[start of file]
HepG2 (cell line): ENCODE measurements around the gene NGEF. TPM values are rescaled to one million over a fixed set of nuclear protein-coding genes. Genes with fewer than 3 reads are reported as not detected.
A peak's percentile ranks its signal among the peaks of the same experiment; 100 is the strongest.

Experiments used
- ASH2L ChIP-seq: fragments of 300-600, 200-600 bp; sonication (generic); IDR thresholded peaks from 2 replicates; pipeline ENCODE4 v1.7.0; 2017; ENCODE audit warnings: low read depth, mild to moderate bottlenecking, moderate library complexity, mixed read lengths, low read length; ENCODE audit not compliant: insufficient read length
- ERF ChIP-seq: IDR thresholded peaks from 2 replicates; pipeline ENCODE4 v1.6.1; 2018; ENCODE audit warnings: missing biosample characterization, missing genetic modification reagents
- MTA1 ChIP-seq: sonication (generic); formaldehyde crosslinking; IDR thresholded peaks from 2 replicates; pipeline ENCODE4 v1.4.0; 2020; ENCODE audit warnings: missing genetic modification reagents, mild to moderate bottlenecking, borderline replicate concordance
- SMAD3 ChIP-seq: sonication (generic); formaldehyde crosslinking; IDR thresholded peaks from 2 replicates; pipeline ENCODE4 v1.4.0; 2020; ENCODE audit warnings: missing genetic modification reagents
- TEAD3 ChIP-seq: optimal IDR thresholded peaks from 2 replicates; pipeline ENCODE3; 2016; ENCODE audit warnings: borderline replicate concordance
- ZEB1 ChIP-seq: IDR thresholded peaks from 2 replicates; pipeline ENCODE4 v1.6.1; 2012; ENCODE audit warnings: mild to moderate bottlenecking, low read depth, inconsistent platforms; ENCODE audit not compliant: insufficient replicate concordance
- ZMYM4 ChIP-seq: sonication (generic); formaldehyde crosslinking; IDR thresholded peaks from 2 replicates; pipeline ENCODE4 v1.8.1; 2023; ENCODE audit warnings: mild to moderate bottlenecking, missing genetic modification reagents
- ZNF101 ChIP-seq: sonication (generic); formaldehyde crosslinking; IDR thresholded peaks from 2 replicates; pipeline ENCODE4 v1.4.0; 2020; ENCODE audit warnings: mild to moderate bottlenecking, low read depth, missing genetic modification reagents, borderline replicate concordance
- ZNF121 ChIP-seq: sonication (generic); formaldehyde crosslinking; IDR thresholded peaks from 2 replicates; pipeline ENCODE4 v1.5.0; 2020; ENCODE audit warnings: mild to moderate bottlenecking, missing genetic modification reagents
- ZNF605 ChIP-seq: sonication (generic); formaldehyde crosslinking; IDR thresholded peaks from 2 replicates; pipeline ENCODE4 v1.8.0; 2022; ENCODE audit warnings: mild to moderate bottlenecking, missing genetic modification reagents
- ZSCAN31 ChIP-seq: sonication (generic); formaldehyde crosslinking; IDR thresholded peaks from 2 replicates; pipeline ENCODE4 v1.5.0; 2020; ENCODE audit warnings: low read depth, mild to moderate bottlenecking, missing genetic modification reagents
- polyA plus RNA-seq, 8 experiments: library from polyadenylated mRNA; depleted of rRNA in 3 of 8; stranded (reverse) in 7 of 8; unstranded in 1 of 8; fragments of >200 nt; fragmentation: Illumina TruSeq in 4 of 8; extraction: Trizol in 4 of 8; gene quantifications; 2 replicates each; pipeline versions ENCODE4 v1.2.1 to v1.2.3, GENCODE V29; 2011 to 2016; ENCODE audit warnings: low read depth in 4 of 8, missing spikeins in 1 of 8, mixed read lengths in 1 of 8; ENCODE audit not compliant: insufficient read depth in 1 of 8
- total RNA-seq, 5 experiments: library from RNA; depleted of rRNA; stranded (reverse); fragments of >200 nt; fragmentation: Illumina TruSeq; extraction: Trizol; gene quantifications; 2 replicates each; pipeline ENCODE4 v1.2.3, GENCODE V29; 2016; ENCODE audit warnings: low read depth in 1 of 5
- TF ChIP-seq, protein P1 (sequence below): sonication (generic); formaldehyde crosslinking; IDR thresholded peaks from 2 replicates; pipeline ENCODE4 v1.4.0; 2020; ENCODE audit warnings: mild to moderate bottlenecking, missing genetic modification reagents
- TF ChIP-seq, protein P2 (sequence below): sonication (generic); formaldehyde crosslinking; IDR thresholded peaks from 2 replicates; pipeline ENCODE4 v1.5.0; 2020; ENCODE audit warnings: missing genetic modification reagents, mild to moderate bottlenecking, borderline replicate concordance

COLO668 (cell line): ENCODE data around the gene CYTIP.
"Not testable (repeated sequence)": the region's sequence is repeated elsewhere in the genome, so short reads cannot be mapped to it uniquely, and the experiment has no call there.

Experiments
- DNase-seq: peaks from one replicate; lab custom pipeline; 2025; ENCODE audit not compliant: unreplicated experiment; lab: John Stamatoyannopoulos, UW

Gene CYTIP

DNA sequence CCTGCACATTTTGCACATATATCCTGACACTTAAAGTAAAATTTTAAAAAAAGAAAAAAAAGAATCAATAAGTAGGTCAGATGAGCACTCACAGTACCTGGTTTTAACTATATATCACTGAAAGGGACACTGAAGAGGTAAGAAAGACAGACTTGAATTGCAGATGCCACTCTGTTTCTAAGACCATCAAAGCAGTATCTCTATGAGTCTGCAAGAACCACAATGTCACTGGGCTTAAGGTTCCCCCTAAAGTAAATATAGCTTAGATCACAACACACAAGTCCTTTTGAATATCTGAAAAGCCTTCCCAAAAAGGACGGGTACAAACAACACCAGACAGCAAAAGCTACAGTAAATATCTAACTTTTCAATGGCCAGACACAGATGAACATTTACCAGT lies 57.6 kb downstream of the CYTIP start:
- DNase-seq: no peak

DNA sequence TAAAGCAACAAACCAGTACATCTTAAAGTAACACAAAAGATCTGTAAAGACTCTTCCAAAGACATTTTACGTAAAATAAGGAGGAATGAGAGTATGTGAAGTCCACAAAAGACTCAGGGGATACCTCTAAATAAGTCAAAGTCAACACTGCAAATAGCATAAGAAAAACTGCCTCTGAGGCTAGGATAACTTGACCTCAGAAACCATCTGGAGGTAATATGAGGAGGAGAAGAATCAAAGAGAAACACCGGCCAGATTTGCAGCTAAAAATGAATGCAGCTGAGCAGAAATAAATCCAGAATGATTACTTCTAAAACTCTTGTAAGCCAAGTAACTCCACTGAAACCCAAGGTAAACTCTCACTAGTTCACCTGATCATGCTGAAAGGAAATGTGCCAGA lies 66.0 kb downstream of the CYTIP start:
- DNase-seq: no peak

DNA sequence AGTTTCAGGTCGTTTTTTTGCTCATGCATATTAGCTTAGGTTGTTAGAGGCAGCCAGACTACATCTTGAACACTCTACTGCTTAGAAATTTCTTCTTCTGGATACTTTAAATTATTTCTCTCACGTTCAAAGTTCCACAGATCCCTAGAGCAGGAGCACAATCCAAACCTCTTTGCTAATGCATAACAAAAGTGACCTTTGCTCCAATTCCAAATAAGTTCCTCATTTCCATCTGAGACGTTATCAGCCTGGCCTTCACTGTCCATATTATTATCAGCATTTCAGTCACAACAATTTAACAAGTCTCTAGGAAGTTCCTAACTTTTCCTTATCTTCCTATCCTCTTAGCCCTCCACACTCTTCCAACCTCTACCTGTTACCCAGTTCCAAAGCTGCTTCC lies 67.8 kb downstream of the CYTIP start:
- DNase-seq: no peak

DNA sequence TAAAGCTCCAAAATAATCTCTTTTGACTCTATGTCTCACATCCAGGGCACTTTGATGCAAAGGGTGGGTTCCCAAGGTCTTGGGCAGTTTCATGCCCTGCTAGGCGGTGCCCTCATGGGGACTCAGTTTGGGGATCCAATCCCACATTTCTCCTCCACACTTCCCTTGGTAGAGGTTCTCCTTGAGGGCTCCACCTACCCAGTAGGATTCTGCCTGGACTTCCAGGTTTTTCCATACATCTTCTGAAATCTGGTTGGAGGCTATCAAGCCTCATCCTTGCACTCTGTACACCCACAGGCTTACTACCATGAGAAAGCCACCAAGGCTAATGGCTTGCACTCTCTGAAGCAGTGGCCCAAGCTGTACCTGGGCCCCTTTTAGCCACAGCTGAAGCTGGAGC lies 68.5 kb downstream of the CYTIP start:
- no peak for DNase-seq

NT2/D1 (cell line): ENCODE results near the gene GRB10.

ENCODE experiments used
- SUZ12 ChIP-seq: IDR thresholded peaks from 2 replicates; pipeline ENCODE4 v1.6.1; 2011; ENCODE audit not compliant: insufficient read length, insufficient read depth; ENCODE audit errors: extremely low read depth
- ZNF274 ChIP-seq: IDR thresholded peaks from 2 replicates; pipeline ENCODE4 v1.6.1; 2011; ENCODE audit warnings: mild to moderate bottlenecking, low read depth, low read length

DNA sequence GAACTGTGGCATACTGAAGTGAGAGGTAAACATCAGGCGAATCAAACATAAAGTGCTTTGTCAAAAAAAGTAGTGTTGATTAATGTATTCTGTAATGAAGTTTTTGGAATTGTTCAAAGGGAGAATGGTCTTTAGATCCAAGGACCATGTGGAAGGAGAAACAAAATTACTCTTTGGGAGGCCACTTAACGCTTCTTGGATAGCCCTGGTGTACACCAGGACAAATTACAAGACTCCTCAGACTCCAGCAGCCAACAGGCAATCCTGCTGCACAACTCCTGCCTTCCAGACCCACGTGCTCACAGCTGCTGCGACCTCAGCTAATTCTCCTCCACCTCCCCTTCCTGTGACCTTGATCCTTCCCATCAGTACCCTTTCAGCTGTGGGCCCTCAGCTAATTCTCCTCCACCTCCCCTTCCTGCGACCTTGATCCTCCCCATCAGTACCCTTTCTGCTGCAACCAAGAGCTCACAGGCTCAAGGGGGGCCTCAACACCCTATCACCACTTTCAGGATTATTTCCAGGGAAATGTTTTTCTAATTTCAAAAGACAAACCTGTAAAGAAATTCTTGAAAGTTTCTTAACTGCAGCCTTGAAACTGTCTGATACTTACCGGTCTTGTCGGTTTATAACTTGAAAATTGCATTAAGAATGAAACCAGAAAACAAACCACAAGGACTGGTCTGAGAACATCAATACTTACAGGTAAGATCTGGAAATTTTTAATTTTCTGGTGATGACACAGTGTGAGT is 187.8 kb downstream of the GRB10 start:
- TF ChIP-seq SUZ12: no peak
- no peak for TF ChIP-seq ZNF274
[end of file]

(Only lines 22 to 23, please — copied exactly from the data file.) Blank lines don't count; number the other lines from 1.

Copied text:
- DNase-seq: peaks from one replicate; lab custom pipeline; 2025; ENCODE audit not compliant: unreplicated experiment; lab: John Stamatoyannopoulos, UW

Gene CYTIP